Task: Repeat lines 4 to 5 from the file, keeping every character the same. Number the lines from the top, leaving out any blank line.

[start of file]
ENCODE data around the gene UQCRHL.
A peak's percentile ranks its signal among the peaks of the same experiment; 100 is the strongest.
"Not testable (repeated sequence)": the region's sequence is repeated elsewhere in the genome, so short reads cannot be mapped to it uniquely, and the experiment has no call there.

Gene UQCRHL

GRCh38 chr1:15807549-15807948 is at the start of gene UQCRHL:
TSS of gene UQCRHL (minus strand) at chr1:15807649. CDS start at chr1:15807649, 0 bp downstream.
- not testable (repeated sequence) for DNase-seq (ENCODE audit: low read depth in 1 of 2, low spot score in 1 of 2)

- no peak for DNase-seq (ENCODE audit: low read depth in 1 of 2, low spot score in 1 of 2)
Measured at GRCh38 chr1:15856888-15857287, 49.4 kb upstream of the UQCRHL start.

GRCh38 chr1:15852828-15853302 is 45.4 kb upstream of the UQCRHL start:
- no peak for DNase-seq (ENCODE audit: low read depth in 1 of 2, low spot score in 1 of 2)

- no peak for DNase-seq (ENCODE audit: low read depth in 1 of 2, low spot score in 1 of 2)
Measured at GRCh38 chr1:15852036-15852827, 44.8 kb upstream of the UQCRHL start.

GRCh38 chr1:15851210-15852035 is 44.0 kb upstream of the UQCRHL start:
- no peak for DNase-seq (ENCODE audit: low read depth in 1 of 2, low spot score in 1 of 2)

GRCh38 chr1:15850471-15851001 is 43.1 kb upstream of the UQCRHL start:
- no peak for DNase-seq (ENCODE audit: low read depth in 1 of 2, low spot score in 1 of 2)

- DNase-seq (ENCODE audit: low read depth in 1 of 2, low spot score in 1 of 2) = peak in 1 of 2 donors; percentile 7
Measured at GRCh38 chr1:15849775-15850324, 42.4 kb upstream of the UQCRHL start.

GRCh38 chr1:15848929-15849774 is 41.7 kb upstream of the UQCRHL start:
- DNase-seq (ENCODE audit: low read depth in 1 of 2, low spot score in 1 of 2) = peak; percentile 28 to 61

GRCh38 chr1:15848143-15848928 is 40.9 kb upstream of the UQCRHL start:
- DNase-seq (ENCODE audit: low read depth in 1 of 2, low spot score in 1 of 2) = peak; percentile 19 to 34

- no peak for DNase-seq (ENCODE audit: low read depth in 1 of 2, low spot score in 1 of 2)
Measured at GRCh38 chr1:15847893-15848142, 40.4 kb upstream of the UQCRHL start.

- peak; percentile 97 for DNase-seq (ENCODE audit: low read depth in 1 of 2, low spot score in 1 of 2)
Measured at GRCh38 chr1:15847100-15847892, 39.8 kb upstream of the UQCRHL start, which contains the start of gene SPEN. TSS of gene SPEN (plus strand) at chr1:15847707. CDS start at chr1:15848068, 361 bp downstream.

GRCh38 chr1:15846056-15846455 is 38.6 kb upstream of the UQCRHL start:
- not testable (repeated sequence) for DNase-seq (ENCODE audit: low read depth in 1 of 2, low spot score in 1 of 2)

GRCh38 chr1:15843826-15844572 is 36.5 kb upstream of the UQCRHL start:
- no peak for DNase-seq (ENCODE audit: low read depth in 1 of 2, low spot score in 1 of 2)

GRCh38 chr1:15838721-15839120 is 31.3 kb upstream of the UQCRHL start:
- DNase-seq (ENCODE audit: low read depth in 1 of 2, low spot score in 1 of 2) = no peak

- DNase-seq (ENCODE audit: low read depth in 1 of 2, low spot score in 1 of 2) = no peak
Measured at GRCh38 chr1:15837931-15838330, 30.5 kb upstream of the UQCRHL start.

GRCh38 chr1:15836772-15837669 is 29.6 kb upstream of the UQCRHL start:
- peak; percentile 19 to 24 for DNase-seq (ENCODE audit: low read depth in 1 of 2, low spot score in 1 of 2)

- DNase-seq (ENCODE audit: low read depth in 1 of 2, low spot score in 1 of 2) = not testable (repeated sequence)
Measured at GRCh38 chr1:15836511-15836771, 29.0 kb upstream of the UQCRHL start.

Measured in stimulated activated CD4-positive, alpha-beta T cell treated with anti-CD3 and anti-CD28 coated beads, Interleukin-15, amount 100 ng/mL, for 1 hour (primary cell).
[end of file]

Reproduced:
Gene UQCRHL

GRCh38 chr1:15807549-15807948 is at the start of gene UQCRHL: